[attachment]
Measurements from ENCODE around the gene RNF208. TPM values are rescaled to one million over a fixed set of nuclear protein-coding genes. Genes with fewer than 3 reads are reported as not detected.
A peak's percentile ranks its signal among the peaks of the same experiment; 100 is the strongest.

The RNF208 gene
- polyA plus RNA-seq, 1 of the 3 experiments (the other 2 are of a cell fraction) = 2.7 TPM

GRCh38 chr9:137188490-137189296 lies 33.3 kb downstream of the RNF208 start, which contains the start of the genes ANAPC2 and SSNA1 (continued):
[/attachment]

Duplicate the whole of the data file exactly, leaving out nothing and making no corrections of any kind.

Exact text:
Measurements from ENCODE around the gene RNF208. TPM values are rescaled to one million over a fixed set of nuclear protein-coding genes. Genes with fewer than 3 reads are reported as not detected.
A peak's percentile ranks its signal among the peaks of the same experiment; 100 is the strongest.

The RNF208 gene
- polyA plus RNA-seq, 1 of the 3 experiments (the other 2 are of a cell fraction) = 2.7 TPM

GRCh38 chr9:137188490-137189296 lies 33.3 kb downstream of the RNF208 start, which contains the start of the genes ANAPC2 and SSNA1 (continued):